Prenuptial Agreement FAQ - Ireland


A prenuptial agreement is a contract entered into by two people who are about to marry. A prenuptial agreement (often called a ‘prenup’ or ‘prenupt’) is used to specify how property and debts will be divided in the event of a breakup.
General
Should I get a prenup?

No one can tell you whether a prenuptial agreement is right for you and your situation. People can give you sound advice based on years of experience, but ultimately the decision is up to you and your future spouse. That said, you might want to consider a prenup if one or more of the following is true:

  • You own or co-own a business or businesses.
  • You may receive a large inheritance.
  • You expect to see a large increase in income.
  • One of you is much wealthier than the other.
  • One of you plans to support the other financially through post-secondary education.
  • You have or will have a license or degree in a lucrative profession.
  • You own your own practice.
  • You have valuable property, such as real estate, stocks, or savings.
  • You have parents or other loved ones who need a secure financial future.
What is discussed in a prenuptial agreement?

Usually a prenuptial agreement will discuss the following topics:

  • division and ownership of property;
  • division and ownership of debts;
  • spousal maintenance; and
  • inheritance of property.
If I create a prenuptial agreement, will I avoid litigation in the event of a divorce?

A successful prenup can help speed up litigation or possibly even avoid it altogether in the event of a divorce. However, there is no guarantee that a prenup will avoid litigation at divorce.

Are there any limitations on who can create and sign a prenuptial agreement?

No. Generally, any couple contemplating marriage can enter into a prenuptial agreement.

What should I not include in a prenup?

A prenuptial agreement cannot be used to determine issues regarding child custody, child visitation rights, or child maintenance payments. Please do not include any provisions that deal with such, as the courts will always make a decision based on the best interests of the child(ren) at the time of divorce. You should also avoid including any provisions that do not deal with property or finances. For example, you should avoid including a clause stating that your spouse must do the laundry twice a week. These types of demands not binding in court. If you wish to list personal matters, such as the division of chores, rules for raising children, etc., you should do so in a separate agreement (with the knowledge that such an agreement is not legally binding) so as not to invalidate your prenuptial agreement.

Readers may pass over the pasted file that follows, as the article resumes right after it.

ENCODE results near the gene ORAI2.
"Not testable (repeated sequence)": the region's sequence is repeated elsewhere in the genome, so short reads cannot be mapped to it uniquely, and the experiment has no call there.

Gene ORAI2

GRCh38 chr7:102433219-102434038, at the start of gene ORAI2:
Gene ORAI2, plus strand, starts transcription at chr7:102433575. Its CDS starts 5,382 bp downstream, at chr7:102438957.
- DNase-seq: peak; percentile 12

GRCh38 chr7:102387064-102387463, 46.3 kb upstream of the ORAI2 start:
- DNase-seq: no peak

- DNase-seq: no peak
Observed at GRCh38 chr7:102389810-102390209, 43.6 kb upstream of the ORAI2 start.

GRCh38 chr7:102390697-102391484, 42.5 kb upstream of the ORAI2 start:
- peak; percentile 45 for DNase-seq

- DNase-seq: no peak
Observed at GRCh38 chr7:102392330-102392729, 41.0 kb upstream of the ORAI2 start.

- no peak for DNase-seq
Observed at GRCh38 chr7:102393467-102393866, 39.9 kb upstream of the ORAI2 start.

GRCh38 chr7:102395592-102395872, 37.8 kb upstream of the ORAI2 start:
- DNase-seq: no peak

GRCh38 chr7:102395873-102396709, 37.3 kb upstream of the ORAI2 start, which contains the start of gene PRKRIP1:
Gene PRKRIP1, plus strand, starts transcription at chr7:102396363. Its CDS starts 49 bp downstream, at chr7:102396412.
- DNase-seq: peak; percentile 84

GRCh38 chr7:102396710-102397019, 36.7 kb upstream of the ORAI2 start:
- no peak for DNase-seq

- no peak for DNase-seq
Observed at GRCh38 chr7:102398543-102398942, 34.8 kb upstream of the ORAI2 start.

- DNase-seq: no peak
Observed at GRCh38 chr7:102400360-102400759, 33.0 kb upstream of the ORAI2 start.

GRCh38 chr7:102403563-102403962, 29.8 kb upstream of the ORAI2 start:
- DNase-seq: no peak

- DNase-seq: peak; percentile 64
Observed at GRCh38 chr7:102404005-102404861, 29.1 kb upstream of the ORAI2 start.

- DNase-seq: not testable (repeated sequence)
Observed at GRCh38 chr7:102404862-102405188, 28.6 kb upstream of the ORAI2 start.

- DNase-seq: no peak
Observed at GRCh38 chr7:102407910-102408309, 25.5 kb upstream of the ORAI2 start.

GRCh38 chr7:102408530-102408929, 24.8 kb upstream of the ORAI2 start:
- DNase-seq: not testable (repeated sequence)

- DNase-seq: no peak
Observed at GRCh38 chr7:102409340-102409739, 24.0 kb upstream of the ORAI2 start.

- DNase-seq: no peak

What is the difference between a prenuptial agreement and a cohabitation agreement?

A prenuptial agreement is an agreement specifically for couples who intend to get married while a cohabitation agreement is for couples (either heterosexual or same-sex) who intend to live together without getting married.

When should we sign our prenuptial agreement?

You should sign your prenuptial agreement well in advance of your marriage ceremony (it’s recommended not less than 28 days before the wedding). Should the agreement later be challenged, the court will be less likely to question whether one of the parties entered into the agreement under duress, coercion, or undue influence. Signing the document in advance ensures that both parties have had sufficient time to consider the agreement before getting married.

Should all finances be disclosed prior to entering a prenuptial agreement?

Yes, it is essential that each party discloses his/her finances to the other (including all income, assets and debts). The prenuptial agreement can be challenged in court if it later revealed that one of the parties did not disclose or hid assets at the time the agreement was created. In the interests of full disclosure, it is smart practice to attach financial statements detailing the financial situation of each party.

What requirements must be met for a prenuptial agreement to be held valid and legally enforceable?

Prenuptial Agreements are not legally binding and will not automatically be upheld or enforced by an Irish court in the event of marital breakdown. However, a judge will take your Prenuptial Agreement seriously and is likely to uphold it as long as certain safeguards have been met.

For a Prenuptial Agreement to be upheld, the following safeguards must be met:

  • The agreement was completed in direct anticipation of the marriage.
  • The agreement is intended to deal with a breakdown in the marriage.
  • Full financial disclosure by both parties was made prior to the agreement.
  • Both parties received independent legal advice at the outset.